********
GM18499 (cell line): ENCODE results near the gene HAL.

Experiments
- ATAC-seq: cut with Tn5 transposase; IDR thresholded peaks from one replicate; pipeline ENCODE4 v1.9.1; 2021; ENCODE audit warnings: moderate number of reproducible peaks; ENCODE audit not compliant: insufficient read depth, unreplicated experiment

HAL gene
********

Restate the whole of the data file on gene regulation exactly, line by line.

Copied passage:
GM18499 (cell line): ENCODE results near the gene HAL.

Experiments
- ATAC-seq: cut with Tn5 transposase; IDR thresholded peaks from one replicate; pipeline ENCODE4 v1.9.1; 2021; ENCODE audit warnings: moderate number of reproducible peaks; ENCODE audit not compliant: insufficient read depth, unreplicated experiment

HAL gene